As announced in the headlines, President Rene Garcia Preval said yesterday that members of illegal armed groups have two solutions. Either they join the Disarmament, Demobilization and Reinsertion program or they will die when the forces of order go out to disarm them. The head of state, who believes many people misunderstood the statements he made on the need for dialogue during the UN secretary-general’s visit, explains that disarmament must be done regardless so that the country can enter normality. Preval made these statements during a visit to Village Solidarity, which is located not far from the areas controlled by bandits such as Cite Soleil and Cite Militaire. Let us listen to Preval’s explanations:
“There are many different interpretations on how we say we will carry out the disarmament. We say we will hold negotiations. Some people say they do not agree. But you must know what the theme of the negotiations is. The theme of the negotiations is simple. Either you are disarmed within the framework of the DDR–this means that you surrender your weapons, you go to school or you open a business–or they take them from you in a violent manner.
It is only one objective with two paths. The objective is that there should no longer be weapons in the country so that work can begin, so that people can go to school and so that merchants can go to market to sell their products. It is only one objective: there must be no weapons in the country.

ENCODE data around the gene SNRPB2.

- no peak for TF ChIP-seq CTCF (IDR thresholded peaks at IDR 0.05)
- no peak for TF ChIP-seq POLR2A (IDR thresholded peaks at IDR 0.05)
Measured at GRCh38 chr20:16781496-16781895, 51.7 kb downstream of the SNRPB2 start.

There are two ways it can be done. Either weapons are surrendered within the framework of the DDR or people who were previously armed go to school or open a business, or disarmament can be done in a violent manner, which I do not want. The MINUSTAH (UN Stabilization Mission in Haiti) and the police have gradually begun resuming control over this neighborhood. However, those who have weapons–and this is what we call dialogue–still have an opportunity to come and talk to us while we are moving forward.
I believe this must be clear: there are two concurrent solutions. Once you are taken with weapons in your hands you will die. If in the meantime you want to surrender your weapons–but to surrender your weapons, you must find somebody to talk to–if you want to surrender your weapons, you will join DDR. So, it is not dialogue without force. It is dialogue with force and force with dialogue. If you want to surrender your weapons, you must find somebody to talk to; you must find a state to give you the guarantee that it will carry out the DDR with you. If you do not want to surrender your weapons you will die. This week, at least seventeen bandits died in this area.
I will repeat this for the last time: Dialogue does not mean that you will just talk to people who have weapons. You will talk to them to tell them, here is the choice: either you surrender your weapons within the DDR or you will die. This is what we are telling people who have weapons.